On the popular Food Network show "Restaurant Impossible," hosted by Robert Irvine, diners get a peek into the back of the house, where the restaurant's food is made. In some cases, the kitchen is so unclean that Irvine has to close the restaurant down. After watching the show, you may have begun wondering how safe the kitchens in your favorite restaurants are.
But how can you determine the quality of a restaurant's kitchen if you cannot see it? Thanks to the restaurant grading system in Los Angeles County, California diners can rely on the Health Department to vet local restaurants they are considering visiting.
How Does the System Work?
The County of Los Angeles Public Health Department adopted its restaurant grading system in 1998. A grade card is issued to each restaurant at the end of a routine inspection. The grades are based on scores: A for 90-100, B for 80-89 and C for 70-79. Instead of a grade for less than 70, the restaurant is given a number. Restaurants that score below 70 twice in one year are subject to closure, as is any restaurant that is tagged with a major violation.
"The Health Department gives you a 'fix-it' ticket for any major violations," said Eddie Amezcua, manager of Truxton's American Bistro in Westchester, California. "When the inspector returns, they look to see that the errors are fixed, and then a new score is given."
Amezcua said he feels the system is fair and is another "set of eyes" to see anything restaurant owners may have missed. All employees follow guidelines and protocols set by ServSafe, and managers are certified on ServSafe.
Anyone can look up the score for a particular restaurant on the County of Los Angeles Public Health website. Truxton's American Bistro received a score of 91 on Aug. 5, 2013. The inspector is required to make sure each facility complies with 111 items on the report. Factors range from food temperature and pest control to food storage to how clean restrooms are.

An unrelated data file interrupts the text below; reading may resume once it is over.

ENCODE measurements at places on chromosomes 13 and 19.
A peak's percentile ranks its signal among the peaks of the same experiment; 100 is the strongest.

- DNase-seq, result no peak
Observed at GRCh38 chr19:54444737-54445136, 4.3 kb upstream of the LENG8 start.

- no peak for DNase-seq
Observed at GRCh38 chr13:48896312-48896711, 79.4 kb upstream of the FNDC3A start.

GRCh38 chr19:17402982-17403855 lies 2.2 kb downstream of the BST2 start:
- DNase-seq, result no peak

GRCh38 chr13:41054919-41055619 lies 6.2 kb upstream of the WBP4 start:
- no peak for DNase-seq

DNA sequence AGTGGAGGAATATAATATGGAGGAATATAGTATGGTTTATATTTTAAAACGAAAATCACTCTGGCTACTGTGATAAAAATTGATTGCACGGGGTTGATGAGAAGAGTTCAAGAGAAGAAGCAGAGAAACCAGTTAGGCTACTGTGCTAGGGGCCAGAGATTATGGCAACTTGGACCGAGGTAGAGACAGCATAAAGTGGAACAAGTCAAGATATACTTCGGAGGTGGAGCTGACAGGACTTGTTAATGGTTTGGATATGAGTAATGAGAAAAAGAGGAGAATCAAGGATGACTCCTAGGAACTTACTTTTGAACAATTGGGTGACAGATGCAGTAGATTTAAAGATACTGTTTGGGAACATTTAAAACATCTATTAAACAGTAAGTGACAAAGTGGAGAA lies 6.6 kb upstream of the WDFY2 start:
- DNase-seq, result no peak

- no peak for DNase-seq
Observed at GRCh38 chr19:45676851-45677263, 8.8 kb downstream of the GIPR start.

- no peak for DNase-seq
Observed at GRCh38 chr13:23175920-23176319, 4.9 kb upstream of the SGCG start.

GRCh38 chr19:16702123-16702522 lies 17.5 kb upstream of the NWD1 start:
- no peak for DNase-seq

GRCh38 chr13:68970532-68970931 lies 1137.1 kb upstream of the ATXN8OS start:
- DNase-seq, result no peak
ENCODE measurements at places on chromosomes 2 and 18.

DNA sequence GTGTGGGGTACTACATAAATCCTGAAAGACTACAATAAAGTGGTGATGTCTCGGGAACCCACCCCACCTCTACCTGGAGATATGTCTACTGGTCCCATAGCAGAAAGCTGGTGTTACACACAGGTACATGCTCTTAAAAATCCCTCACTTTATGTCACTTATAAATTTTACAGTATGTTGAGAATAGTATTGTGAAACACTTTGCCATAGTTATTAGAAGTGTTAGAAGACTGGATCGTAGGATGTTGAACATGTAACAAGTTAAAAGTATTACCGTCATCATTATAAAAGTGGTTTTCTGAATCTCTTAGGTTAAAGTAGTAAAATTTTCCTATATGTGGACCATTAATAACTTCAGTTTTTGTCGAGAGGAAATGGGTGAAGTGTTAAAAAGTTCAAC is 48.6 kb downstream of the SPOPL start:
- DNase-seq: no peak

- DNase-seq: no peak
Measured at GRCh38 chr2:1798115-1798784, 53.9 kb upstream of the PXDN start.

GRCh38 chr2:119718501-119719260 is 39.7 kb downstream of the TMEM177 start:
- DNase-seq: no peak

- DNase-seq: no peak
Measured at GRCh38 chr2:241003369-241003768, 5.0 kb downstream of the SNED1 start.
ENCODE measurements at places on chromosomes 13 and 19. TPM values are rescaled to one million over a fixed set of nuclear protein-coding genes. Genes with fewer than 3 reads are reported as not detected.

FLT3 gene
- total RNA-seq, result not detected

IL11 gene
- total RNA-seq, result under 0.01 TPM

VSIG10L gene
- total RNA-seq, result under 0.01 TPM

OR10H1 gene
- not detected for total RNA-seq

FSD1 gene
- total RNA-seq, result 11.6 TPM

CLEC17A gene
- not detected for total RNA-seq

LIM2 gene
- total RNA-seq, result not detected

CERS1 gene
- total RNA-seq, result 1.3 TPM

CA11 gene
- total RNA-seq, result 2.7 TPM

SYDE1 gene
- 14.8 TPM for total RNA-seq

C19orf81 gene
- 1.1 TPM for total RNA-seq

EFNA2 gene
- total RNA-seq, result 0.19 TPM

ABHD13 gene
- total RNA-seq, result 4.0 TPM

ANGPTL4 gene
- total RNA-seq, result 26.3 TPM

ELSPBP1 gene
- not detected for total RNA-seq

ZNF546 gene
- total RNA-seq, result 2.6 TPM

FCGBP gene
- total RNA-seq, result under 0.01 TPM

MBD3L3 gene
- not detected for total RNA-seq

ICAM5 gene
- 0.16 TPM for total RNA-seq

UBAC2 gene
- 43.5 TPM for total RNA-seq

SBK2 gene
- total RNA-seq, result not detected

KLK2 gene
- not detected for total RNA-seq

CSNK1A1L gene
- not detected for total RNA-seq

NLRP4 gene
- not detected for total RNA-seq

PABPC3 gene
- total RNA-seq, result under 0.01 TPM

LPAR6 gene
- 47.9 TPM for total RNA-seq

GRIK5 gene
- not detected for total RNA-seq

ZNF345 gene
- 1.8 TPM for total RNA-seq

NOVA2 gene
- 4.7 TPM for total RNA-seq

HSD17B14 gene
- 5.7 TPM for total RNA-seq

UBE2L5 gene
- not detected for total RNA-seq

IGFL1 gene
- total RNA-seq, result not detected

How Do Diners Use These Rankings?
Some diners pay attention to the reviews on websites such as Yelp, TripAdvisor, Zagat or recommendations from friends when choosing a restaurant; others find that these reviews don't mean anything and believe the deck is stacked.
With these guidelines in place for more than 15 years, would diners eat at any restaurant that has scored less than an A? Answers varied from "absolutely not," "doesn't matter," "forgot to look" and "would not choose based on a letter."
"I look at reviews first," said Kelly Page, a restaurant reviewer who blogs for Tasting Page. "I have eaten at a restaurant with a B when it is in an ethnic neighborhood, but never a C. It's nice to have multiple checks and balances. ... [It's] always helpful to have one more piece of information when deciding where to eat."
Perhaps diners have taken this system for granted, but as a restaurant owner, you are always going to strive for the A — and that has definitely benefited diners in Los Angeles County.
Photo credit: Fresh Food in a Flash